Drive Webinar Registrations Via E-mail
Without driving yourself to distraction.
Without driving yourself to distraction.
Running a Webinar can turn even the calmest marketer into a nervous wreck. As one of my marketing colleagues who has run several Webcast projects remarked:
Those Webinars are a bitch. It takes one full-time project manager 10 to 12 weeks, plus percentages of time for a content developer and marketing staff. Then, the day of the event, there are three to four IT people and five to seven customer service people. The vendors bring in 10 to 12 people, including cameramen, producers, and the Internet folks. It’s like anything that’s live: preparation like crazy beforehand, extreme stress during the production, then everyone goes totally brain-dead afterwards. It’s worse than a conference because you only get 90 minutes. It’s gotta be right — or that’s it!
Just in case you’re ready to head for the hills after that real-world assessment, she concludes, “Webinars are the price of doing business these days. They’re super-popular with our clients. And I have to admit, they’re kind of fun to produce in a kind of horrifying way!”
Clearly, Webinars are here to stay, and they’re a great way to attract new leads. So let’s see if we can help you stay sane through at least the marketing and promotion part.
For advice on promoting Webinars, I turned to Amy Bills, senior manager of field marketing at Bulldog Solutions, which specializes in lead optimization and management using Webinar campaigns and other information platforms. Here are some of the recommendations she passed along that may help you during your next Webcast.
The Right Topic and Message Attract the Right Audience
“More likely than not, the audience for a lead-generation Webinar is pretty savvy. If your event is just a demo of your product, they’re probably not going to want to spend much time with you,” says Bills.
“A tenet we follow is, ‘Teach, don’t sell.’ Develop a topic, and a message around it, that really speaks to your prospect’s pain points — the things that are making their jobs difficult,” she says. “If you have something to teach them, they’re more likely to come. And while you’re teaching, you establish your company as a thought leader in your space, which makes later sales engagements easier.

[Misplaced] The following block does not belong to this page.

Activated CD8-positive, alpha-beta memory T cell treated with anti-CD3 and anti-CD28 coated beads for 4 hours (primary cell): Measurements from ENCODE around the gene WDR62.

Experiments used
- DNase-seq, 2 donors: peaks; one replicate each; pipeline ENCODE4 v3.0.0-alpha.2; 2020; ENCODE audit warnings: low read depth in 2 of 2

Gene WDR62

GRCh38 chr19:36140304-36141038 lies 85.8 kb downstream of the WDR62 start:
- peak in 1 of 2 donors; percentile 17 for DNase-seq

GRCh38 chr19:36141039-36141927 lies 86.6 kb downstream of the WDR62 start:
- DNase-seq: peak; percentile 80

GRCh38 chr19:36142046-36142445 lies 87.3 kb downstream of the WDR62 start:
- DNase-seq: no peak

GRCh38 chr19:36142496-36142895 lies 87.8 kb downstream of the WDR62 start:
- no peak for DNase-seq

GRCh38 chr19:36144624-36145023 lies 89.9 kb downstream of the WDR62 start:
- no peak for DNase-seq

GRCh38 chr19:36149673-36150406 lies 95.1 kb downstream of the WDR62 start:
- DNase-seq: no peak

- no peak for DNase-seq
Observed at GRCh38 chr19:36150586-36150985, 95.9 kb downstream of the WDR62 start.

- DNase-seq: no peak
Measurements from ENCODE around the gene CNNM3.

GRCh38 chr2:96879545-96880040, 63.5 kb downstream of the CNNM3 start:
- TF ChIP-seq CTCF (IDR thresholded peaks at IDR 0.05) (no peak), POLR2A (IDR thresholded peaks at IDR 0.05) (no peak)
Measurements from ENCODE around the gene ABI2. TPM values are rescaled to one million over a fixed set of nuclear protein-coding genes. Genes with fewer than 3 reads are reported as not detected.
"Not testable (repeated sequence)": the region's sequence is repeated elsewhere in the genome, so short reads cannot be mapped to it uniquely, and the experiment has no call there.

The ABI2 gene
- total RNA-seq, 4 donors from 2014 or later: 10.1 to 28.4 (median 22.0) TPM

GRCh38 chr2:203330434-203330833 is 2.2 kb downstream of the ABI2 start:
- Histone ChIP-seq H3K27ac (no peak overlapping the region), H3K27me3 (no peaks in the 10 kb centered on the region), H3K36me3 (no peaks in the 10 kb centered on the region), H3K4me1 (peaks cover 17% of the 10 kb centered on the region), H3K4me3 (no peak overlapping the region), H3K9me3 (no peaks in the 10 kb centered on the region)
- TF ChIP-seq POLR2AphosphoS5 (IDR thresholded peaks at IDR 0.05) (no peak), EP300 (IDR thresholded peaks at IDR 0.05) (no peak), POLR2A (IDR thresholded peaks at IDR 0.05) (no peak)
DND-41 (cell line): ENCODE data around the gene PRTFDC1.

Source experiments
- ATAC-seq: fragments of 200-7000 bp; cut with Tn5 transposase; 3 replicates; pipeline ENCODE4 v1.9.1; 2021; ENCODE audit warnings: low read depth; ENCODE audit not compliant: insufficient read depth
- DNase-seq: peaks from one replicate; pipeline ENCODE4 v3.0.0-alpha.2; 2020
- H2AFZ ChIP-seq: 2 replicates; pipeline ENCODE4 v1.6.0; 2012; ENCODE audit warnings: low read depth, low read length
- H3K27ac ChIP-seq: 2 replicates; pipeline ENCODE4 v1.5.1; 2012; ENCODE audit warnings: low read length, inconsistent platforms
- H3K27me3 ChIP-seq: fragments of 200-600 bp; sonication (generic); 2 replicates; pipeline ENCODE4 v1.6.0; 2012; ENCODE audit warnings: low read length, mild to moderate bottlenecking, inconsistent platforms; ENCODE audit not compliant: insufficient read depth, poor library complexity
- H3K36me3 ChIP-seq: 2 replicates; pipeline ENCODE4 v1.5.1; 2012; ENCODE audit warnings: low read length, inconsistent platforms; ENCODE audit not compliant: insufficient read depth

“This approach is important because we’re always concerned not only with raw numbers but [also] with quality. If you get 1,000 registrants but none are good prospects, it’s not a very successful lead-generation Webinar,” says Bills. “But if you drive prospects who are demonstrably good prospects for your sales team (and eventually convert to deals) by giving them information that solves their day-to-day business problems, that’s real success. So when we measure whether something worked, we’re usually looking at the quality of the leads as well as quantity.”
Test Subject Lines
According to Bills, “Whenever possible, we recommend testing subject lines on a list subset before sending a promotion to an entire list. This is especially valuable not only as a one-time test, but [also] if you identify types of subject lines and look at results over time.
“You might, over a course of several Webinars, test a coy subject line,” she continues, “such as ‘Five Great Ways to Do Better Webinars’ (introducing a bit of mystery) versus a subject line that introduces fear and uncertainty, such as ‘How to Fix the Webinar Mistakes You’re Making.’ Over time you can glean data on which type of message resonates with your prospects.”
Maximize Webinar Attendance
According to Bulldog Solutions, 40 percent of people who register for a Webinar attend the live event. Bills offers two ideas to maximize attendance:
Post-Webinar: Leave No Leads Behind
“After the live Webinar, you have a great opportunity to engage with prospects,” says Bills. “Even those prospects who didn’t attend the event needn’t be left on the table. You have an opportunity to keep the conversation going with them.
“Bulldog recommends a follow-up communication 24 to 48 hours after the live event, dynamically generated based on whether or not someone attended,” she continues. “That timeframe is critical: The likelihood of a prospect converting to a sale drops dramatically the longer you wait to contact them. Attendees can receive a ‘thanks for attending’ e-mail that reiterates the key messages from the live event and contains a sales-oriented call to an action such as signing up for a demo.
“Those who couldn’t attend can receive a ‘sorry we missed you’ e-mail that gives them access to an archive of the live event, so they can catch up on what they missed and contains a call to action.”
Thanks, Amy, for that great summary of what it takes to successfully promote in a Webinar in a systematic, calm way. You’ve probably saved a few marketing folks some sleepless nights of pre-Webinar stage fright.
How are you using e-mail to promote your Webinars? Podcasts? Social media efforts? Share your B2B case studies and best practices with Karen.